One of the mysteries of the English language finally explained.
1A person who is very interested in a particular activity or subject.‘a sports car enthusiast’
fan, fanatic, devotee, aficionado, addict, lover, admirer, supporter, followerView synonyms
- ‘He was a leading and ardent enthusiast for the very inward investment that he now equally enthusiastically disclaims.’
- ‘A model aircraft enthusiast for many years, he painstakingly built the helicopter from a kit last year.’
- ‘But he is one of life's great enthusiasts and his love of his subject is getting quite infectious.’
- ‘The last game of the year is traditionally the time football enthusiasts and pundits switch to full clairvoyance mode.’
- ‘Unless you are an enthusiast for such things, these annual events don't have a ‘wow’ factor.’
- ‘He was an enthusiast for the theatre and university educated.’
- ‘For a change the zoo authorities want the wildlife enthusiasts to suggest a name for this female baboon.’
- ‘He had been a long-standing enthusiast for home rule at a time when it merely served to reinforce his marginal status in the party.’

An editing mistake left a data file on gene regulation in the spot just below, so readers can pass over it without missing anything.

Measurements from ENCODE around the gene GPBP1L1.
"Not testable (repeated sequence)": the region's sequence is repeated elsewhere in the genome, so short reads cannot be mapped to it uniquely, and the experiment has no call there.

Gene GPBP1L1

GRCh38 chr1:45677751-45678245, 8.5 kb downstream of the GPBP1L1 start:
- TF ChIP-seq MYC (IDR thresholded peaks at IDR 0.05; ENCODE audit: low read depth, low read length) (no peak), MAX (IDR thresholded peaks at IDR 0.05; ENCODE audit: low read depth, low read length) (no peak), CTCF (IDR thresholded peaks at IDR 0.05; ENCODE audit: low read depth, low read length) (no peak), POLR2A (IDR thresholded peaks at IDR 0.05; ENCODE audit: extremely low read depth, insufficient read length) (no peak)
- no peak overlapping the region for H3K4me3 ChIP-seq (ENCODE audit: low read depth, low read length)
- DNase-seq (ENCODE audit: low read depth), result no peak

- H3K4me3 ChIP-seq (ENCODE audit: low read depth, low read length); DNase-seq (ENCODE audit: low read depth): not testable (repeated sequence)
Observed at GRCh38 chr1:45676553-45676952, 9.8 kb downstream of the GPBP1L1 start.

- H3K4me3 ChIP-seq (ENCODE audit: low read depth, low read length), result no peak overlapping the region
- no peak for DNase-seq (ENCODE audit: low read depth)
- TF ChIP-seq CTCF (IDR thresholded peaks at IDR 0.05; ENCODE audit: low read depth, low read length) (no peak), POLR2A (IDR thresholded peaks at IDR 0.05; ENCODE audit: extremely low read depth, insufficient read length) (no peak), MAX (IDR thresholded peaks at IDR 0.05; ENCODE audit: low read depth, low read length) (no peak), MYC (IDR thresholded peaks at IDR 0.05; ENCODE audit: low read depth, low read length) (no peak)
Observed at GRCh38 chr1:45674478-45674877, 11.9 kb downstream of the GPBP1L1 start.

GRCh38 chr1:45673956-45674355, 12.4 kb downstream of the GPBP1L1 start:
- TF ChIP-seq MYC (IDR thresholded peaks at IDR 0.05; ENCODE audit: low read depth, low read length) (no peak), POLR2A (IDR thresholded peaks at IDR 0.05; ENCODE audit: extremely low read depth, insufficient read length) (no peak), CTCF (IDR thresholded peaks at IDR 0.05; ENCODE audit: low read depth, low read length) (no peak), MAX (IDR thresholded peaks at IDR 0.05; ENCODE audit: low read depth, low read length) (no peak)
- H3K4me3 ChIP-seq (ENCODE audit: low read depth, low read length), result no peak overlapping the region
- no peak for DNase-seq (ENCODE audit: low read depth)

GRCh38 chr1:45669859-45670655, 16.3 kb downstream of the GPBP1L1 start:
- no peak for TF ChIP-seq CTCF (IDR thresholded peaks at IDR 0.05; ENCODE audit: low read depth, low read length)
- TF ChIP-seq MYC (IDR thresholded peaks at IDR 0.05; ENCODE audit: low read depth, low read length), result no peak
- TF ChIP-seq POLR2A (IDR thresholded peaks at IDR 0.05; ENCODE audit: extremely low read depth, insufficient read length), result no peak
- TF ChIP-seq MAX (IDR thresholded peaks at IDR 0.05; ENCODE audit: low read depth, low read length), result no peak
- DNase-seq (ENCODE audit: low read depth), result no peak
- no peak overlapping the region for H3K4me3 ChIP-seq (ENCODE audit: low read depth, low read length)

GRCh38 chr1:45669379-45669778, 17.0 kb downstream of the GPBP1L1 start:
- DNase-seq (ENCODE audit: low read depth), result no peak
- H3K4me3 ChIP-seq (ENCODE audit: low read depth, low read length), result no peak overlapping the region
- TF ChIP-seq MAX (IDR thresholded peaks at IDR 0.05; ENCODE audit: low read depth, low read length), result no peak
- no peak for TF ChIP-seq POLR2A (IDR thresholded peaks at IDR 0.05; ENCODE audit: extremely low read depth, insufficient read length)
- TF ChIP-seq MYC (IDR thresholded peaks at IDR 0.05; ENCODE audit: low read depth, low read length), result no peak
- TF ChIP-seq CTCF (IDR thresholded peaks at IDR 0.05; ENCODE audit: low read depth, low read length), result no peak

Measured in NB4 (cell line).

- ‘It is certain to appeal to field-sports enthusiasts and to nature lovers.’
- ‘The event is expected to attract a lot of interest among dart enthusiasts and all are welcome on the night.’
- ‘For the dance enthusiast, ballet conveys the strength and fragility of the human spirit through its grace and agility.’
- ‘A breathless enthusiast for the wired world, he writes well enough to take happy Luddites such as me along with him.’
- ‘It has captured the imagination of the public and has accrued a loyal following of enthusiasts.’
- ‘The enthusiast for Puritan literature will welcome, read and apply the content of this book.’
- ‘Falconry enthusiasts wanting to delve even deeper into the subject can sign up for a course of either one, two or five days.’
- ‘He is also an enthusiast for newer aircraft, which are more fuel-efficient but also more expensive.’
- ‘The advent of the old-new technology is something airship enthusiasts thought would never happen.’
- ‘The people involved would class themselves as enthusiasts interested in the survival of the scene.’
- ‘The store is expected to attract interest from the sports enthusiasts who frequent the Arena complex.’
- ‘Gardening enthusiasts are turning detective to try and find the origins of a carved statuette.’
2derogatory, archaic A person of intense and visionary Christian views.
Early 17th century (denoting a person believing that he or she is divinely inspired): from French enthousiaste or ecclesiastical Latin enthusiastes ‘member of a heretical sect’, from Greek enthousiastēs ‘person inspired by a god’, from the adjective enthous (see enthusiasm).
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